In the end, Masakage ordered an unusual, and rather spectacular, punishment: he forced Kokane to parade around the mine holding Sodayu’s head. Apparently, the magistrate believed that the sight of a woman carrying a severed head (which was by then a few days old) would serve as a disincentive to others who might be tempted to commit similar crimes.4 After she had completed this humiliating task, he returned her to Tahei. This compromise reconciled Masakage’s desire to punish Kokane with his unwillingness to deprive her husband of his property. Yet it did nothing to settle the larger question about her legal status. She remained both a wife and a prostitute.
Amy Stanley Selling Women Prostitution, Markets, and the Household in Early Modern Japan Berkeley: University of California Press, 2012. 23-24
In 1806, a resident of the castle town of Hamada in Iwami province petitioned that his older sister Kinu be removed from their family registry due to her disappearance together with a man named Tokubei. Yet nearly eight years later, both of them suddenly returned. Asked about their unexplained absence, Kinu related that Tokubei had initially convinced her to accompany him to Osaka with the promise they would marry. In her testimony (kōjō-oboe), which was submitted to domain officials within a few weeks of her return, Kinu provided a detailed account of the many events that had transpired thereafter.1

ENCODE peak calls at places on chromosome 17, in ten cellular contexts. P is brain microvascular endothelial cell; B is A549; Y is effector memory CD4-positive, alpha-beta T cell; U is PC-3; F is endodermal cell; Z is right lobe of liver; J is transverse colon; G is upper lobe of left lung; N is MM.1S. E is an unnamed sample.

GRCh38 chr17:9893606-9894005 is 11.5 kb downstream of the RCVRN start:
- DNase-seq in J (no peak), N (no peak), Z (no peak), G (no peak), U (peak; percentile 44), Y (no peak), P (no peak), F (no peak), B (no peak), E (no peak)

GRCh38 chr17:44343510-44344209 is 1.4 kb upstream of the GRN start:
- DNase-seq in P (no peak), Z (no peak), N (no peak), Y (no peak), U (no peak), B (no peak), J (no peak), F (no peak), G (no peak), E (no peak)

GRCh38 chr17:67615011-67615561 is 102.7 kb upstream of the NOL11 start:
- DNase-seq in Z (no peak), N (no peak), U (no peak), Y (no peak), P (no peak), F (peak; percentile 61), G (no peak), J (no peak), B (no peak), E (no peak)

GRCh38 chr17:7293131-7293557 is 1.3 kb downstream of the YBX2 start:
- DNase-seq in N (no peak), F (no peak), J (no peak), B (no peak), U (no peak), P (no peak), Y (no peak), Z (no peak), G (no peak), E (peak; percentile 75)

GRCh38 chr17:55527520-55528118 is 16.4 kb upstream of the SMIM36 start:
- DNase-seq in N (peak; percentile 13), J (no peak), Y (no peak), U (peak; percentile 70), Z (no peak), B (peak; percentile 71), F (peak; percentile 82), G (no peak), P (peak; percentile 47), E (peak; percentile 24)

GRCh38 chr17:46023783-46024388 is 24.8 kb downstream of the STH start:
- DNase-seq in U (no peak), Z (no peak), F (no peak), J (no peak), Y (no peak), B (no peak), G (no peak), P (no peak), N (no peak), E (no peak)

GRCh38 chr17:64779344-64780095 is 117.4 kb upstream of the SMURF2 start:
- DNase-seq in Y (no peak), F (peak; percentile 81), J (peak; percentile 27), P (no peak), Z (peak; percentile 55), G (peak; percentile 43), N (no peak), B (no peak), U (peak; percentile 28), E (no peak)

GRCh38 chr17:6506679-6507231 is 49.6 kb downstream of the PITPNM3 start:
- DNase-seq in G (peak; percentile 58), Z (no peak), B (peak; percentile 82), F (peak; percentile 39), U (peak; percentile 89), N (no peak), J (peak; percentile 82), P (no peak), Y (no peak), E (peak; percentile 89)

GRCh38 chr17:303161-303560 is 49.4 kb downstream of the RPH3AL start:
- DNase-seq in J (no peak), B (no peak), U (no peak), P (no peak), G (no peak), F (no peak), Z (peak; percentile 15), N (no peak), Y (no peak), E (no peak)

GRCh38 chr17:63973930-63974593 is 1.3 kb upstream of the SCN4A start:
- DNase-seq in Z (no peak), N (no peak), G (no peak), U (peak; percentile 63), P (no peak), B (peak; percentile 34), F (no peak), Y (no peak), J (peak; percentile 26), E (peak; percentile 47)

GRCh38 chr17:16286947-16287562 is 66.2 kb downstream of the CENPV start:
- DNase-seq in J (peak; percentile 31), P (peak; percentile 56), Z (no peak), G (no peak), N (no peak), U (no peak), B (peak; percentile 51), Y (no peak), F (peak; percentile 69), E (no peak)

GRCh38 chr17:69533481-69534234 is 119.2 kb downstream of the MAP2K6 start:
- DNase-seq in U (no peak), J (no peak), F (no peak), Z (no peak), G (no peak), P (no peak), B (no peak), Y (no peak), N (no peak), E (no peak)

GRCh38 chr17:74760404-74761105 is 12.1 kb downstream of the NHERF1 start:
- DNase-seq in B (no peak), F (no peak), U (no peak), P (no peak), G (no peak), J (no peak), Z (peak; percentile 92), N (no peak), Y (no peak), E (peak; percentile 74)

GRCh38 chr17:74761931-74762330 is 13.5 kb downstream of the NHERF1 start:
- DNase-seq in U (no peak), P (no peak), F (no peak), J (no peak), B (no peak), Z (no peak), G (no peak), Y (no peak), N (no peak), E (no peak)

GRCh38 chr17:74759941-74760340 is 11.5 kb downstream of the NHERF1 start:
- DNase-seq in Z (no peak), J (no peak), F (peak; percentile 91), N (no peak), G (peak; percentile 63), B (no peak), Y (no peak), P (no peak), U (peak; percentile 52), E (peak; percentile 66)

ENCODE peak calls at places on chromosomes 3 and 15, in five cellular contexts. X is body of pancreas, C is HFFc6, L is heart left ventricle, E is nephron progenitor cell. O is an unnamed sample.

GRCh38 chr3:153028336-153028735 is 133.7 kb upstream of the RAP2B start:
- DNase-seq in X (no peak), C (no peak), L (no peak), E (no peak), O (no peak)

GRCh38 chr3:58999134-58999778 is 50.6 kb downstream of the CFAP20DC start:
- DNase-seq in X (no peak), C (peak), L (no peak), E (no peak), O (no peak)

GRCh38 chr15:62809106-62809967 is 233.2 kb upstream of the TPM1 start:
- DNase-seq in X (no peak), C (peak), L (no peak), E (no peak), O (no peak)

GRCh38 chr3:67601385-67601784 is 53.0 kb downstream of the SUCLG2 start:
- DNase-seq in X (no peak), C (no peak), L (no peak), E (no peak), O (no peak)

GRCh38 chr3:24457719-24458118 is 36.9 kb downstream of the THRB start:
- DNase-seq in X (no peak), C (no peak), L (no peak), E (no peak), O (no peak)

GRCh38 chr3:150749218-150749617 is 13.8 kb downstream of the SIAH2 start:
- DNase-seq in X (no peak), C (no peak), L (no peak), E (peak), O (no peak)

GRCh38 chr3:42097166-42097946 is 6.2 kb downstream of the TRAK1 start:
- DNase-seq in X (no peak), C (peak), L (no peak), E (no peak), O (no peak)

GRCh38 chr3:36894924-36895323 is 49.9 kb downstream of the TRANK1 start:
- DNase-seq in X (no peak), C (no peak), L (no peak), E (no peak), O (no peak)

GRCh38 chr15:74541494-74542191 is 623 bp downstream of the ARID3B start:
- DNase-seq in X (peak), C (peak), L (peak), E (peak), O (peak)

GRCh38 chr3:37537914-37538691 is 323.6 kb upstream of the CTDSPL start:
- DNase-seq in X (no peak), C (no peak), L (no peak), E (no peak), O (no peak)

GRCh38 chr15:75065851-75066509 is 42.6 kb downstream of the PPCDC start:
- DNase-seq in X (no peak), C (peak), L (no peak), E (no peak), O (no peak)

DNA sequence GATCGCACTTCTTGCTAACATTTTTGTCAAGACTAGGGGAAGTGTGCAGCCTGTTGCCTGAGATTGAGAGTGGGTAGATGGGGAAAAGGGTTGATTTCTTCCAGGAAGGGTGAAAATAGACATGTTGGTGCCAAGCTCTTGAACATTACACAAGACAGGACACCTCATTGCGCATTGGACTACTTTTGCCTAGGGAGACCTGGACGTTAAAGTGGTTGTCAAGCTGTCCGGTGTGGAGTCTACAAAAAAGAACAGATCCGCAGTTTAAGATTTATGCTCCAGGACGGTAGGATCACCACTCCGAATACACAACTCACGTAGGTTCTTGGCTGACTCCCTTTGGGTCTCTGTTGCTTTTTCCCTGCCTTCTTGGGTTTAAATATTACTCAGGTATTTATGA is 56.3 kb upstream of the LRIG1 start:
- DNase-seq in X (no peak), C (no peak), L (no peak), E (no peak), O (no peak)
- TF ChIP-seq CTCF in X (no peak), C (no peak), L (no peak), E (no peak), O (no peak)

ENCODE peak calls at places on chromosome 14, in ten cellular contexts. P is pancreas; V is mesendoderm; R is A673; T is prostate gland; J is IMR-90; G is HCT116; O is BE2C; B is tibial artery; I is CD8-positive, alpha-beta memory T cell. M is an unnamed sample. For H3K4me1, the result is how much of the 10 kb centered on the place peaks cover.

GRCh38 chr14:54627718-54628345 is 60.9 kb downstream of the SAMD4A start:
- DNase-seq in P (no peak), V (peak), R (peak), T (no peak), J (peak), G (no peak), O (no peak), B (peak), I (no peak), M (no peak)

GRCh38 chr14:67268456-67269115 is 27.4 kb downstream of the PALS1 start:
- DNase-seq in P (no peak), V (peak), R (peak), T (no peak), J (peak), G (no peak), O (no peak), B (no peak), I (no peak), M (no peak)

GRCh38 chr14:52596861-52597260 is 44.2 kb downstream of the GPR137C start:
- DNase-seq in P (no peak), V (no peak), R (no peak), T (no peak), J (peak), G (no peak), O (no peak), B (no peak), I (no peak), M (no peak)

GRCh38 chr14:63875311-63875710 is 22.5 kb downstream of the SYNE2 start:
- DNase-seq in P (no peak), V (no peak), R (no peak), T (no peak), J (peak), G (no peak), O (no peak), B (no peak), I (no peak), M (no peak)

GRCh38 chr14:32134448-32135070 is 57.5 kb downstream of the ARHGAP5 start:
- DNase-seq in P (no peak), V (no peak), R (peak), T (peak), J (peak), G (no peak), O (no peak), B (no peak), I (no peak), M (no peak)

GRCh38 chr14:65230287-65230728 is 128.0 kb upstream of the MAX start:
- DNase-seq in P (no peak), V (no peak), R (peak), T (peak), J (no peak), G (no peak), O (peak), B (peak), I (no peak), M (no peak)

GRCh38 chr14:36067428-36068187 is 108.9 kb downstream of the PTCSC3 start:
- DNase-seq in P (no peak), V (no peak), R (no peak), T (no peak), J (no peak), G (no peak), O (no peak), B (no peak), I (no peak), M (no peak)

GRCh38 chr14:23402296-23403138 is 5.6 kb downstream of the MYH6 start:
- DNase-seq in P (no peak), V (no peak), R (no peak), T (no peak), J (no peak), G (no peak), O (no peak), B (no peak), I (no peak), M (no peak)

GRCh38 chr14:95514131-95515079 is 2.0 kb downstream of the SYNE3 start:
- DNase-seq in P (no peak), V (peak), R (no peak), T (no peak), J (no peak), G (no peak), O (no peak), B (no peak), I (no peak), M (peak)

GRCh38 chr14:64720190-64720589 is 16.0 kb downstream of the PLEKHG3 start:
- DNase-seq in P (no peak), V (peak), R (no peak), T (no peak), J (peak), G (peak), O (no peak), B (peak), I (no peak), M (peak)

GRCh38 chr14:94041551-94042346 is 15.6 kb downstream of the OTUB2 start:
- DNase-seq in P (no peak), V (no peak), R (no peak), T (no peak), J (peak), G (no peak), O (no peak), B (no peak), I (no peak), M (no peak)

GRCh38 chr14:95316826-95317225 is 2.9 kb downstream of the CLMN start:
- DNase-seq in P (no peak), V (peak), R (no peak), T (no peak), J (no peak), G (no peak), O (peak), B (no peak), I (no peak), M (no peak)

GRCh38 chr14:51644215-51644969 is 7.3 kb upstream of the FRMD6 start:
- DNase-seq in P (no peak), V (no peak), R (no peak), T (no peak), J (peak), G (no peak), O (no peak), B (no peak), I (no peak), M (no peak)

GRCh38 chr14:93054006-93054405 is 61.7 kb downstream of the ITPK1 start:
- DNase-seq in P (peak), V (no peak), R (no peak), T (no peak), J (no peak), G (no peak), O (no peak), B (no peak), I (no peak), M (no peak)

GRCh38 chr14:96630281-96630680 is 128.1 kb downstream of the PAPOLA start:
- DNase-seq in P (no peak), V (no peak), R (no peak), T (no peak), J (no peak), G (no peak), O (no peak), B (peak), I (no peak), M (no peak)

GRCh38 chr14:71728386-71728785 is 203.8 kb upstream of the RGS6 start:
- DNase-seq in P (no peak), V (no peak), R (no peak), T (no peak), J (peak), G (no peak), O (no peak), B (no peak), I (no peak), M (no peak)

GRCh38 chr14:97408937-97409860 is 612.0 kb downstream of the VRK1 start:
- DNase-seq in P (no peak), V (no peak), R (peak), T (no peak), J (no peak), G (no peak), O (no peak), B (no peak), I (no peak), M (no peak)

To begin with, upon arriving at Tokubei’s residence, Kinu quickly discovered that he was already married. After a short stay in separate lodgings, she was sold for five ryō to work at an establishment in the city’s licensed quarters (yūsho). Almost six months later, Tokubei again visited Kinu, this time to take her to a Kyoto middleman through whom he had arranged for her sale to an interested party in Edo. Because the move required Kinu’s endorsement and she expressed strong reservations about making the journey alone, Tokubei agreed to escort her. Even so, his role as chaperone lasted only as far as their entrance into Edo’s Yoshiwara district, at which point Tokubei furtively negotiated Kinu’s sale to a local brothel owner and promptly absconded with a profit of thirty ryō. Left with no other choice Kinu continued to work as a prostitute (yujō) until, later that same year, her contract was bought out by a man from Kawagoe with whom she then cohabited for the next seven years.